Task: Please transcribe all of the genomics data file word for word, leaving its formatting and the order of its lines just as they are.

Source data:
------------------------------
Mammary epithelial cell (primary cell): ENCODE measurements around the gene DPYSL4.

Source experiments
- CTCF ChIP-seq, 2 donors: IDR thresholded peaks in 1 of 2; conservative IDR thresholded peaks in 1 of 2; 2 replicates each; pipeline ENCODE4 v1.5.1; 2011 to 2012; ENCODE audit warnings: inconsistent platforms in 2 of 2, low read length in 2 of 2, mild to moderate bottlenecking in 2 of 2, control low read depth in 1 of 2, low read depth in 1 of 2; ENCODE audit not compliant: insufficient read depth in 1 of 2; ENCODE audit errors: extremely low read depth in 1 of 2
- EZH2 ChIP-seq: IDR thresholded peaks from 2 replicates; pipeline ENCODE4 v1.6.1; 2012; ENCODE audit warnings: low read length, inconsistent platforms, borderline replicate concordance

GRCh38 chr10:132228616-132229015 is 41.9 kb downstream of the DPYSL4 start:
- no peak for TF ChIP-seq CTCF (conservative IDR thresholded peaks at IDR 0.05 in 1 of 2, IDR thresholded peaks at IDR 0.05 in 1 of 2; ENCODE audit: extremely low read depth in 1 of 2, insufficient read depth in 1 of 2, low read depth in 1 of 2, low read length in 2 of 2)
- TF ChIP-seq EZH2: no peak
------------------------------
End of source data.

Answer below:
Mammary epithelial cell (primary cell): ENCODE measurements around the gene DPYSL4.

Source experiments
- CTCF ChIP-seq, 2 donors: IDR thresholded peaks in 1 of 2; conservative IDR thresholded peaks in 1 of 2; 2 replicates each; pipeline ENCODE4 v1.5.1; 2011 to 2012; ENCODE audit warnings: inconsistent platforms in 2 of 2, low read length in 2 of 2, mild to moderate bottlenecking in 2 of 2, control low read depth in 1 of 2, low read depth in 1 of 2; ENCODE audit not compliant: insufficient read depth in 1 of 2; ENCODE audit errors: extremely low read depth in 1 of 2
- EZH2 ChIP-seq: IDR thresholded peaks from 2 replicates; pipeline ENCODE4 v1.6.1; 2012; ENCODE audit warnings: low read length, inconsistent platforms, borderline replicate concordance

GRCh38 chr10:132228616-132229015 is 41.9 kb downstream of the DPYSL4 start:
- no peak for TF ChIP-seq CTCF (conservative IDR thresholded peaks at IDR 0.05 in 1 of 2, IDR thresholded peaks at IDR 0.05 in 1 of 2; ENCODE audit: extremely low read depth in 1 of 2, insufficient read depth in 1 of 2, low read depth in 1 of 2, low read length in 2 of 2)
- TF ChIP-seq EZH2: no peak